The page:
Ebola spreads, Oxfam's verdict, and PEPFAR cuts: This week in development

A health worker checks the temperature of a man as he crosses the Mpondwe border point separating Uganda and the Democratic Republic of the Congo as part of the Ebola screening at the computerized Mpondwe Health Screening Facility in Uganda. Photo by: REUTERS / Newton Nabwaya

Uganda confirms Ebola cases, PEPFAR threatens funding cuts, and Oxfam faces its verdict. This week in development:

Two people have died as the Ebola virus outbreak spreads to Uganda. The country’s ministry of health and the World Health Organization confirmed on Tuesday that a 5-year old boy contracted the disease, and two other family members have since been confirmed to be infected. The boy was traveling in the Democratic Republic of the Congo with 13 other family members, several of whom were experiencing symptoms. Six of them fled a treatment center in DRC and crossed the border to Uganda, where the boy was transferred to the Bwera Ebola Treatment Unit, according to WHO’s country office. On Wednesday, the boy died from the disease, and on Thursday, Uganda’s health ministry confirmed the death of the boy’s 50-year old grandmother. Given the rapid increase in Ebola cases in recent months, many — including the government of Uganda — had anticipated that the outbreak could spread outside DRC. Uganda has already taken extensive measures to prepare for potential Ebola cases inside its borders, including vaccinating nearly 4,700 health workers in 165 health facilities, according to WHO. On Wednesday WHO Director-General Tedros Adhanom Ghebreyesus announced that the International Health Regulations Emergency Committee will meet on June 14 in Geneva, “to ascertain whether the outbreak constitutes a public health emergency of international concern.” Responders have been stymied by insecurity in eastern DRC, including targeted attacks on health workers and facilities.

The U.K. charity regulator has hit Oxfam GB with an official warning as it published its long-awaited inquiry into the NGO’s handling of allegations of abuse during the humanitarian response to the 2010 earthquake in Haiti. The scandal played a key role in kicking off the #AidToo movement when details were leaked to the press last year and prompted investigations by the Charity Commission as well as an independent commission of nine experts appointed by Oxfam. Both groups finally delivered their verdicts this week, accusing Oxfam of a series of safeguarding failings that put communities at risk in order to protect donor relations, while also pointing to wider safeguarding problems across the aid sector as a whole. Oxfam has accepted the findings and vowed to do better. The Charity Commission has given Oxfam until the end of the month to deliver a new action plan.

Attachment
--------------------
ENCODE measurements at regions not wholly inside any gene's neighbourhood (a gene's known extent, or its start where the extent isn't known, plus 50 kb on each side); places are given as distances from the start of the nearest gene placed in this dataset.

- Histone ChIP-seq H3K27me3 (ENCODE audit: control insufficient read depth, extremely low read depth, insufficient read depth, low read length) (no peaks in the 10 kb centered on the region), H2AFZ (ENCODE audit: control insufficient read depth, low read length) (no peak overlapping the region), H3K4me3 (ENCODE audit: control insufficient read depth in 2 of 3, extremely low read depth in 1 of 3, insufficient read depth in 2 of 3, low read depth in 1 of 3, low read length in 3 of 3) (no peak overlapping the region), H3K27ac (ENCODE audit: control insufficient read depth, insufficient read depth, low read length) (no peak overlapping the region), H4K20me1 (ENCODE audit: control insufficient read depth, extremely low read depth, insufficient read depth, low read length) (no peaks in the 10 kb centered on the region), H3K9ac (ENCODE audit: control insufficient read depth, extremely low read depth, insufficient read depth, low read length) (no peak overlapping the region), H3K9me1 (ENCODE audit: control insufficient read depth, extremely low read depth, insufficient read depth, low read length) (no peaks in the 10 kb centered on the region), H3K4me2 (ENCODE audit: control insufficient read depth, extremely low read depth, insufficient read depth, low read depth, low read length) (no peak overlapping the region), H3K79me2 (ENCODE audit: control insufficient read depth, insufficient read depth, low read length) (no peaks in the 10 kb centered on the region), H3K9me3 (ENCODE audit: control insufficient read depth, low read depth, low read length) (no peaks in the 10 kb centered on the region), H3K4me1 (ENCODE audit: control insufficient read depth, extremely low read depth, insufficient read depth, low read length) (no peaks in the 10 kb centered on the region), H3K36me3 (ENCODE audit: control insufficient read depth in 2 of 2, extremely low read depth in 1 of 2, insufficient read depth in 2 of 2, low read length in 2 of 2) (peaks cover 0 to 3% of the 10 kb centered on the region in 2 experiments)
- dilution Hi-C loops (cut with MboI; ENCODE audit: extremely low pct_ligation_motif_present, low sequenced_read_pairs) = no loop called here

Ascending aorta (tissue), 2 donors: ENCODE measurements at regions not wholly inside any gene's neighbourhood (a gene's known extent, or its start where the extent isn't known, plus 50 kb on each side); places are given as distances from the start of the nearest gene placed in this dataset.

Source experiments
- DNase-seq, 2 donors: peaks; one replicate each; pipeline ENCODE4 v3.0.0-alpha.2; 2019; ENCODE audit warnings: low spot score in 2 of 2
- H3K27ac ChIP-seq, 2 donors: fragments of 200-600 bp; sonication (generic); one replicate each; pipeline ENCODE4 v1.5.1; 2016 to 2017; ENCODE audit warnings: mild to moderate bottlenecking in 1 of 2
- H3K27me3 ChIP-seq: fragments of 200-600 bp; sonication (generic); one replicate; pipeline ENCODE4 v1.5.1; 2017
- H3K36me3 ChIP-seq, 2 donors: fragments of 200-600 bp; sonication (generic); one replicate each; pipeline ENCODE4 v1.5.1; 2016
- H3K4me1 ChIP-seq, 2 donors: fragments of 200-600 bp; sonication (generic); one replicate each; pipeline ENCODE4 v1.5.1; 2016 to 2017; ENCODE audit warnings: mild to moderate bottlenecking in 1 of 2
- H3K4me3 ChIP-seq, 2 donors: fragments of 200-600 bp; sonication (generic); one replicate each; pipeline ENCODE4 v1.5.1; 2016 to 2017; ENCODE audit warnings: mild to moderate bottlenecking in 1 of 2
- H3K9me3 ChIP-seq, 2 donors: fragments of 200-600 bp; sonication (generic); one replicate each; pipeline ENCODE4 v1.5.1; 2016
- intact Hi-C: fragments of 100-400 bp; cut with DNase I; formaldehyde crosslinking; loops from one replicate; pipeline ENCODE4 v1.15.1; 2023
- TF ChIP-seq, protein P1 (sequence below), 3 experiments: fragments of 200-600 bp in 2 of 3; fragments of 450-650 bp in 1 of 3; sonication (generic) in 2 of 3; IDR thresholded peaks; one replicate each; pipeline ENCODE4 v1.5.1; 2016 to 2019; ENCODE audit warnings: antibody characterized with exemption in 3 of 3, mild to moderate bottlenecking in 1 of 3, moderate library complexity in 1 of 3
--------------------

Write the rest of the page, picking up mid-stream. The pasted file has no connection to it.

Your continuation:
The U.S. global AIDS coordinator has threatened funding cuts to countries deemed to have made insufficient progress toward HIV epidemic control, Devex reported on Tuesday. Two of the 13 President’s Emergency Plan for AIDS Relief “priority countries” — Kenya and Tanzania — have been targeted for dramatic cuts in their fiscal year 2020 allocations, according to letters sent from PEPFAR chief Amb. Deborah Birx to each country’s U.S. ambassador. Planned spending in Kenya fell from $505 million in last year's country operational plan to $350 million in next year's plan, while Tanzania fell from $512 million to $395 million. The reductions are seen as an effort to compel policy changes in both countries. In Kenya, PEPFAR has pointed to a shortage of health workers and the delayed release of an important impact survey. In Tanzania, U.S. officials have warned about the government's growing intolerance of marginalized groups, especially men who have sex with men. Civil society groups in Kenya have expressed dismay about planned cuts to the country’s programs for key populations, while global health experts told Devex that Birx has wielded a heavy hand in the initiative’s budgeting process.

Botswana’s high court overturned colonial-era laws criminalizing homosexuality on Tuesday, in a victory for civil society campaigners and a hopeful signal to other countries with similar laws still on the books. "Human dignity is harmed when minority groups are marginalized," Judge Michael Elburu said in the ruling. The decision comes just weeks after Kenya’s court upheld a similar law — a ruling that activists plan to appeal. Thirty-one of Africa’s 54 countries have laws against same-sex relations, many of which are rooted in colonial power structures that restricted civil society.

About the author

  • Michael Igoe

    Michael Igoe is a Senior Reporter with Devex, based in Washington, D.C. He covers U.S. foreign aid, global health, climate change, and development finance. Prior to joining Devex, Michael researched water management and climate change adaptation in post-Soviet Central Asia, where he also wrote for EurasiaNet. Michael earned his bachelor's degree from Bowdoin College, where he majored in Russian, and his master’s degree from the University of Montana, where he studied international conservation and development.